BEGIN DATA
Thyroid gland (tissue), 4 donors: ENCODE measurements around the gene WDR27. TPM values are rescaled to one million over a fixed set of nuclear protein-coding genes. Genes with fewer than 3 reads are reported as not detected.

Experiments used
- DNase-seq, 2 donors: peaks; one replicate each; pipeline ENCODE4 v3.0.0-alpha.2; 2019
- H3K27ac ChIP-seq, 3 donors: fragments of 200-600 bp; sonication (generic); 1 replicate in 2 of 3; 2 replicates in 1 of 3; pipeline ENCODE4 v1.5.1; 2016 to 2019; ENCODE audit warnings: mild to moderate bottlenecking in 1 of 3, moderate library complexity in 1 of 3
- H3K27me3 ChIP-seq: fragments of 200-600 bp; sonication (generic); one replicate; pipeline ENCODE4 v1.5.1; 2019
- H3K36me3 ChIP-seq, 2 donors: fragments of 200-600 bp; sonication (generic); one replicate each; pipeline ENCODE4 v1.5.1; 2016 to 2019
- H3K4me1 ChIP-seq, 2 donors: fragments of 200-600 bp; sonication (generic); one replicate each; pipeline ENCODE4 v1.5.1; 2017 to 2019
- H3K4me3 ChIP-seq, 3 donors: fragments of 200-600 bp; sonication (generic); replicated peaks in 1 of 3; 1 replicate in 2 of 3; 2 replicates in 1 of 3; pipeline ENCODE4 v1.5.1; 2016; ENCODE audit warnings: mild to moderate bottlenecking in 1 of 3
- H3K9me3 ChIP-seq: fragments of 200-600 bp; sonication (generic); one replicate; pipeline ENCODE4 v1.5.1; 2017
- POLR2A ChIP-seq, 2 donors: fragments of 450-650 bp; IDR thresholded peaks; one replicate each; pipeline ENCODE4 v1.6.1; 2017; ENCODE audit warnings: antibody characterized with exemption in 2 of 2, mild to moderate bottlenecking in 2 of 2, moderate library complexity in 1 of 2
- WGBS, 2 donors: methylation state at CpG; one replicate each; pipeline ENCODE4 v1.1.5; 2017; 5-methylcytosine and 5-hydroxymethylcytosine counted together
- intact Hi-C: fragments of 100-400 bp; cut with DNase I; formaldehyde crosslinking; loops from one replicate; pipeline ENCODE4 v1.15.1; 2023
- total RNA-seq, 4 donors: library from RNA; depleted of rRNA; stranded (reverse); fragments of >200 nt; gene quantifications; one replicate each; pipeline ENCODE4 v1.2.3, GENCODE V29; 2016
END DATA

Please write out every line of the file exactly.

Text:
Thyroid gland (tissue), 4 donors: ENCODE measurements around the gene WDR27. TPM values are rescaled to one million over a fixed set of nuclear protein-coding genes. Genes with fewer than 3 reads are reported as not detected.

Experiments used
- DNase-seq, 2 donors: peaks; one replicate each; pipeline ENCODE4 v3.0.0-alpha.2; 2019
- H3K27ac ChIP-seq, 3 donors: fragments of 200-600 bp; sonication (generic); 1 replicate in 2 of 3; 2 replicates in 1 of 3; pipeline ENCODE4 v1.5.1; 2016 to 2019; ENCODE audit warnings: mild to moderate bottlenecking in 1 of 3, moderate library complexity in 1 of 3
- H3K27me3 ChIP-seq: fragments of 200-600 bp; sonication (generic); one replicate; pipeline ENCODE4 v1.5.1; 2019
- H3K36me3 ChIP-seq, 2 donors: fragments of 200-600 bp; sonication (generic); one replicate each; pipeline ENCODE4 v1.5.1; 2016 to 2019
- H3K4me1 ChIP-seq, 2 donors: fragments of 200-600 bp; sonication (generic); one replicate each; pipeline ENCODE4 v1.5.1; 2017 to 2019
- H3K4me3 ChIP-seq, 3 donors: fragments of 200-600 bp; sonication (generic); replicated peaks in 1 of 3; 1 replicate in 2 of 3; 2 replicates in 1 of 3; pipeline ENCODE4 v1.5.1; 2016; ENCODE audit warnings: mild to moderate bottlenecking in 1 of 3
- H3K9me3 ChIP-seq: fragments of 200-600 bp; sonication (generic); one replicate; pipeline ENCODE4 v1.5.1; 2017
- POLR2A ChIP-seq, 2 donors: fragments of 450-650 bp; IDR thresholded peaks; one replicate each; pipeline ENCODE4 v1.6.1; 2017; ENCODE audit warnings: antibody characterized with exemption in 2 of 2, mild to moderate bottlenecking in 2 of 2, moderate library complexity in 1 of 2
- WGBS, 2 donors: methylation state at CpG; one replicate each; pipeline ENCODE4 v1.1.5; 2017; 5-methylcytosine and 5-hydroxymethylcytosine counted together
- intact Hi-C: fragments of 100-400 bp; cut with DNase I; formaldehyde crosslinking; loops from one replicate; pipeline ENCODE4 v1.15.1; 2023
- total RNA-seq, 4 donors: library from RNA; depleted of rRNA; stranded (reverse); fragments of >200 nt; gene quantifications; one replicate each; pipeline ENCODE4 v1.2.3, GENCODE V29; 2016